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NEBA Examines COVID-19 Changes for Business, Education
The Northland Education and Business Alliance (NEBA) recently discussed issues ranging from remote learning in local schools to virus screening at area businesses.
The June 2 meeting involved nearly 30 participants, almost evenly split between attendees at Gladstone iWerx and others who logged in via Zoom Video Communications.
The meeting began with a review of 2019-2020 NEBA-sponsored events, from health care and technology “fairs” for students and parents to CEO roundtables that include discussions on challenges to growing area employment.
Adam Jelenic of LMV Automotive Systems noted that the roundtables were especially helpful for area businesses, offering assistance with difficult topics like dealing with COVID-19. “It’s one thing to hear things on the news and another to talk with people from around this area,” he said.
Ray McCartey, president of Associated Industries of Missouri, shared with the group that Clay County and NEBA are being used as a model for statewide expansion of programs like the Northland Center for Advanced Professional Studies (CAPS). His organization is working to create a central location for information. “We can learn from each other,” he said.
Jelenic also noted that both schools and businesses have experienced challenges in the past few months adapting to issues raised by COVID-19. A widespread issue in recent weeks involves bringing back employees safely, with issues from testing to workplace modifications for social distancing and more.
“Offices are changing,” he said. “We even have our rules posted at the entrance, like no handshaking. We want people to know up front what we expect.”
Schools have also changed procedures. Colleen Jones, Liberty School District, said that summer school numbers have held at over 1,000, but the June session is largely online, and July programs will be combinations of virtual and face-to-face classes. Other schools reported some reduced summer attendance and extensive planning for COVID-19-related alterations.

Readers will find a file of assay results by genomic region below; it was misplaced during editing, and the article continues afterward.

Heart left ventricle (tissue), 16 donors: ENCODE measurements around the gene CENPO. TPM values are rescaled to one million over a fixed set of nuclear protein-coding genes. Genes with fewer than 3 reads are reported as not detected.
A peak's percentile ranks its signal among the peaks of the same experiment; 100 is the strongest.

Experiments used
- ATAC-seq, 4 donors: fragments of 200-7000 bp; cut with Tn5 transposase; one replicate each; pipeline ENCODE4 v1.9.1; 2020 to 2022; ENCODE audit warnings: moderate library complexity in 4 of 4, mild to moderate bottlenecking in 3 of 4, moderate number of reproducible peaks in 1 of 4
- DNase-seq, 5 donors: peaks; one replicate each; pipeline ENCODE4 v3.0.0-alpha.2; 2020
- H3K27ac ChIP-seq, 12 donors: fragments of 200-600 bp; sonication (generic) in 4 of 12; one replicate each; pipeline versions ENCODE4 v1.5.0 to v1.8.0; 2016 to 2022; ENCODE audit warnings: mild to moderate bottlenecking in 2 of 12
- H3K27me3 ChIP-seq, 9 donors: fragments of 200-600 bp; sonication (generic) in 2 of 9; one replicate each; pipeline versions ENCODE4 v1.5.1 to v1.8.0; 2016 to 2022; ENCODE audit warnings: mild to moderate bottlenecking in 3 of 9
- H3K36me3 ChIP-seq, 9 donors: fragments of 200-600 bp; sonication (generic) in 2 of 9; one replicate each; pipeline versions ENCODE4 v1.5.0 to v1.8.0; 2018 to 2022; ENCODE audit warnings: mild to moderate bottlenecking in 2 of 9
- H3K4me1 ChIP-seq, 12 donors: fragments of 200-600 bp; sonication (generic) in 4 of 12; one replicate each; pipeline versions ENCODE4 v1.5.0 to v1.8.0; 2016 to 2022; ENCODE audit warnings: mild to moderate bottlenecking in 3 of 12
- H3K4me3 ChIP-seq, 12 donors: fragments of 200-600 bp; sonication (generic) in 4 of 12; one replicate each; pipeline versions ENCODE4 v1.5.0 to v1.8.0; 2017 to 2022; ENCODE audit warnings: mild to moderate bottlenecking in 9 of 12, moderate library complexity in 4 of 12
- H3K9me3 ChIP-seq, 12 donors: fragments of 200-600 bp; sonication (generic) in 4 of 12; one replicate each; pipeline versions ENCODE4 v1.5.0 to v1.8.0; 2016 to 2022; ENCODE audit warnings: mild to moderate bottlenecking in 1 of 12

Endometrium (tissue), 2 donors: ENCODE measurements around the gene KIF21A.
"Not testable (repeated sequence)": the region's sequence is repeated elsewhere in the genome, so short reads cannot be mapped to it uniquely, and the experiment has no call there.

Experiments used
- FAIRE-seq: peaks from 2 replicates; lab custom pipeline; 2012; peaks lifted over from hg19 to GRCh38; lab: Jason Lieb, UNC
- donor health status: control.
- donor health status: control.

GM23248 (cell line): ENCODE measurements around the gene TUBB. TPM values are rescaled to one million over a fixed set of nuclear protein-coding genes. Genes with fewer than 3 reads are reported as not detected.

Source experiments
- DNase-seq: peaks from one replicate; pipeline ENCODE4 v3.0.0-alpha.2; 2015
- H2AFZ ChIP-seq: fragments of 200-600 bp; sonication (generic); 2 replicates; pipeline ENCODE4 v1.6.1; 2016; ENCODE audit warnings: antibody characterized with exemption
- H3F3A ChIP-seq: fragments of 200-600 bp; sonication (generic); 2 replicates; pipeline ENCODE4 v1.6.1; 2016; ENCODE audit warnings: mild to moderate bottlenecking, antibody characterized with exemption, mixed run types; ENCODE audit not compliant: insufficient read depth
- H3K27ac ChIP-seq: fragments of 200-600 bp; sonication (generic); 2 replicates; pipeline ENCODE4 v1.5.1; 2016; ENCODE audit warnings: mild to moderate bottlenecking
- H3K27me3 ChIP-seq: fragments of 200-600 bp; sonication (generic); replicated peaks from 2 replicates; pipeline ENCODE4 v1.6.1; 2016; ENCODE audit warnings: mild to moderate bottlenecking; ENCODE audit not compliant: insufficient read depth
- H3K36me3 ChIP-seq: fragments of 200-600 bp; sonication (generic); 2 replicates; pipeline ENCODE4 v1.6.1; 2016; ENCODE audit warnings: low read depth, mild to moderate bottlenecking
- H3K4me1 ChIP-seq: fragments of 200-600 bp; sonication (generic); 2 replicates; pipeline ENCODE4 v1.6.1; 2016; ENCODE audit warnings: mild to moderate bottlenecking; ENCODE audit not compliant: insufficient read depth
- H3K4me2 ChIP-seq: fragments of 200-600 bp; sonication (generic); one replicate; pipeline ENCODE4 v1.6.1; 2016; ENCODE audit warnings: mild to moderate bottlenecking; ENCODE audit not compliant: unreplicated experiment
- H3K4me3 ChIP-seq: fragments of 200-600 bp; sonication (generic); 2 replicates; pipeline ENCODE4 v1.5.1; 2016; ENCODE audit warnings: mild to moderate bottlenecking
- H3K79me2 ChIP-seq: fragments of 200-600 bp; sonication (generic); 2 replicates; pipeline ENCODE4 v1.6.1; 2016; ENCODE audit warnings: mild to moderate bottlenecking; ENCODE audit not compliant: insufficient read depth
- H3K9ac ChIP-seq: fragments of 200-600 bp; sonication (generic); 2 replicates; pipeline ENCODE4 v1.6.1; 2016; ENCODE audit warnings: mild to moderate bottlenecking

Many solutions won’t be easy. NEBA Chair Brian Noller brought up that the Northland Career Center and similar organizations will be challenged because of their unique programming. “It’s hard to do vocational education virtually,” he said. “We’re examining several options, but it will be challenging.”
An EDC affiliate, NEBA is comprised of nearly 90 Northland leaders from business and education. The next meeting will be a work session July 7 and include planning for fall fairs to help students and parents better see the many new options to careers in healthcare, advanced manufacturing and information technology.
Noller concluded that NEBA had achieved several successes over the past year, promoting information to parents and students, while sharing information between educators and business leaders.
“It’s important for people to stay connected,” EDC Executive Director TJ Berry said. “This is a good place to bounce ideas and learn new ones.”
For more information on NEBA and its programs, visit www.nebaworkskc.org or call (816) 468-4989.